For her solo exhibition at The Economist Plaza, Kate Davis presents the third work in her Target sculpture series.
The first was made in Poland, the second in Australia – which won The Sydney Water Sculpture Prize in 2002 and is now in Campbellnewtown Gallery Collection, Sydney. The Economist Plaza is the third. In each case the Target sculptures used the trunk of a native tree.
The work at Economist is constructed from an English Holm Oak (Querus ilex) and consists of the whole 12m trunk divided into two sections. Fish-eye mirrors have been inserted into the widest ends and, at the other ends are fixed flat circular mirrors. The two sections are then sited on the plaza to reflect surrounding architecture and passers-by crossing from one side of the space to the other. On the opposite wall facing the piece is a line of wall text reading:
Fancy a willow, fell an ash, find an oak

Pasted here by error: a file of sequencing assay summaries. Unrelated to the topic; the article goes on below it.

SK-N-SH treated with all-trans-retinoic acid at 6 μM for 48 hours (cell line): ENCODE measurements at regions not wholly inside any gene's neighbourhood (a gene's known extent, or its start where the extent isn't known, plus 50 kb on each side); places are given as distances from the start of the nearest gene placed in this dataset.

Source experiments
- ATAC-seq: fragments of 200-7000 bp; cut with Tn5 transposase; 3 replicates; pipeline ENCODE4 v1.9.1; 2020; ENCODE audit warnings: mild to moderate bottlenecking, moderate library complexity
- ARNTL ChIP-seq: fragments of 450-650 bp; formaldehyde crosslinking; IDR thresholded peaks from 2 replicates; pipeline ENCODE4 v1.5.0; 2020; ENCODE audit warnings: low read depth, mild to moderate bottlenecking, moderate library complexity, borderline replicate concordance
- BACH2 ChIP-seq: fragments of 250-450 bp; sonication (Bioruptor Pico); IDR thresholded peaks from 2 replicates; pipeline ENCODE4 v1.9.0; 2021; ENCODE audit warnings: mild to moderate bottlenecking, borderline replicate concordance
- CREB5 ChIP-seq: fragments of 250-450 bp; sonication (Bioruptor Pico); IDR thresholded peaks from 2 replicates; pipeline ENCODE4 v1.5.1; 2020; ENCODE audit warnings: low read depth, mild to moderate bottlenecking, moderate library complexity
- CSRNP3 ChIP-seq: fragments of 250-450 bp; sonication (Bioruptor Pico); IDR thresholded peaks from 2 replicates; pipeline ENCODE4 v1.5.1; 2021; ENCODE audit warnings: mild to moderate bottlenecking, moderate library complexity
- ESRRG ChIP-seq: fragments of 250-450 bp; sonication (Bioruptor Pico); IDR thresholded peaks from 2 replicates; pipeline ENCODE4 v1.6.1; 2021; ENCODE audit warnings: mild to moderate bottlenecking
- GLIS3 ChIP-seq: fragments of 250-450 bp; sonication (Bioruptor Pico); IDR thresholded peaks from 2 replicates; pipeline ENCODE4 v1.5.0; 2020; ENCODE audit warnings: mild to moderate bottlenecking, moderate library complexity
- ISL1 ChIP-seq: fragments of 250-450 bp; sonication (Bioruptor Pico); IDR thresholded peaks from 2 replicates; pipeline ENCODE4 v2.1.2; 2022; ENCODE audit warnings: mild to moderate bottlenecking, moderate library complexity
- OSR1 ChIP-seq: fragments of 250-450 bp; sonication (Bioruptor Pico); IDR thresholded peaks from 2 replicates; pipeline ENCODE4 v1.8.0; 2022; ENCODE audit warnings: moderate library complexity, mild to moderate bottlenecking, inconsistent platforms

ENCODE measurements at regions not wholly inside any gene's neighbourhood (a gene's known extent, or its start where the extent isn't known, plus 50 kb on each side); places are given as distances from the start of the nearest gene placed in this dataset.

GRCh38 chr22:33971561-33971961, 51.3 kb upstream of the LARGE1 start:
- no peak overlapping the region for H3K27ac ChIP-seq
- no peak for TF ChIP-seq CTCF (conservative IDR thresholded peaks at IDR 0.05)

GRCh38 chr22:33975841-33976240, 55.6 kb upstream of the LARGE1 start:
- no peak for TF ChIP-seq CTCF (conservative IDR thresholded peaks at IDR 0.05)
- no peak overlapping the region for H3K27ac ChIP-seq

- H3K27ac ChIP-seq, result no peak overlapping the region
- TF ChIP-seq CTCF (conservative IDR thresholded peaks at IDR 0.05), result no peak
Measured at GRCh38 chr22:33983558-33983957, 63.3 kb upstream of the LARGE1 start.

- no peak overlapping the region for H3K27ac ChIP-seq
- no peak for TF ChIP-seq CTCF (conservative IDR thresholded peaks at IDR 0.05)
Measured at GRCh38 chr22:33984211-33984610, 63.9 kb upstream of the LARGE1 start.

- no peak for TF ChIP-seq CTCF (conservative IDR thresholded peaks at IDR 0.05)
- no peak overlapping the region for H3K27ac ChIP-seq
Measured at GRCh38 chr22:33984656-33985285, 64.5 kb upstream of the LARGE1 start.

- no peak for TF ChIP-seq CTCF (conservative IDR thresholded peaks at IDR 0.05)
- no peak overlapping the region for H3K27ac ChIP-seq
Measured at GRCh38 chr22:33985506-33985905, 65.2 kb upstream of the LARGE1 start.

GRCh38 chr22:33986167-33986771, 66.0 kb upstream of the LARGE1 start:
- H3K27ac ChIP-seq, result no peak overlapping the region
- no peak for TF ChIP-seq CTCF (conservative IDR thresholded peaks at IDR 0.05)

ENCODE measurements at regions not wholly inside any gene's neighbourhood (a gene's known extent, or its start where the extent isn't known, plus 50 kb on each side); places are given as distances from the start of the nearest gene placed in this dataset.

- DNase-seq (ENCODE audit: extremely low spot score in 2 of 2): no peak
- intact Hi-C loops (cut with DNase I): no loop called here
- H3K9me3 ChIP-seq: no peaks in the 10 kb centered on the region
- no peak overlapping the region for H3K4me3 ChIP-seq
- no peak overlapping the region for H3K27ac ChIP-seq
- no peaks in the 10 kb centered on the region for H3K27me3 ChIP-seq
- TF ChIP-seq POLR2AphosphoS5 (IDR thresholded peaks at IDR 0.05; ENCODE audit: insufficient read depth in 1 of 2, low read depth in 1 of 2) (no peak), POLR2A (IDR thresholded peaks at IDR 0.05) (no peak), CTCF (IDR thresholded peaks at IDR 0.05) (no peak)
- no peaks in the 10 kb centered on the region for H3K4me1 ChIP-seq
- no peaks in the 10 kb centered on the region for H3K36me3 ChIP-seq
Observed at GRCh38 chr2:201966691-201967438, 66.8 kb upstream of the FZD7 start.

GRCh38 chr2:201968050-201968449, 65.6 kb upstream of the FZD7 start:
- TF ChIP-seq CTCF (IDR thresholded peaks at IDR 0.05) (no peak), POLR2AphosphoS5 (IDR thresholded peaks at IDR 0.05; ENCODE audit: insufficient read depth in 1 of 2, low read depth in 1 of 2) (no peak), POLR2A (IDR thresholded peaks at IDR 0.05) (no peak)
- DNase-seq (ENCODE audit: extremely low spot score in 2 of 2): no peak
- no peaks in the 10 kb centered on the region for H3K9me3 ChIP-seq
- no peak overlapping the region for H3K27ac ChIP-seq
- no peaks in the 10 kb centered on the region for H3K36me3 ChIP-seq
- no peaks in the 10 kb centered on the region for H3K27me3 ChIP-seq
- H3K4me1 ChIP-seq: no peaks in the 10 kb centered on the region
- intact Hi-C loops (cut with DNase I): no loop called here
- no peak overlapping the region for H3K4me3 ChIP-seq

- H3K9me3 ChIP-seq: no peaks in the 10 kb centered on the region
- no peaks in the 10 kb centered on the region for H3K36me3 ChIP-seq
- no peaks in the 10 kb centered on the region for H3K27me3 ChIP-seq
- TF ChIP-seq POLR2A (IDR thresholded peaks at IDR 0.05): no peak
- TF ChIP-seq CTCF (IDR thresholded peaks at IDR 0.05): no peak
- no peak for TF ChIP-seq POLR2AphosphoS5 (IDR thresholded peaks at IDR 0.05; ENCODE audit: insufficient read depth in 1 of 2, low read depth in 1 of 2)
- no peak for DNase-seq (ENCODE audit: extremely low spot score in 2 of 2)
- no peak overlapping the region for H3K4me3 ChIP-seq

This references the process of making the work as well as the happenstance that can occur in everyday life. During the process of making this piece, Davis travelled the country in search of a willow, eventually decided on an ash, only to discover once the tree was felled, that it was in fact an oak. In addition to the pieces visible on the Plaza, a charcoal /ink drawing of the topmost branch of the oak and its fruit [the acorn] has been placed inside the Economist Building.
Davis’s use of native trees draws on rich and complex references from history, tradition and folklore. Trees have often been perceived as a link between earth and sky, as a channel/doorway between the earth [mortality] and the heavens [spirituality]. Similarly mirrors have often been used as an aid for prophecy and foretellings. In this way, trees represent doorways, both mental and spiritual to the imagination or dream world. According to Nature mystics of all ages, the oak is a doorway like all other trees.
The Artist would like to thank Matt Galpin, Lucy Quinnell, Adam Boydell and Richard Quinnell.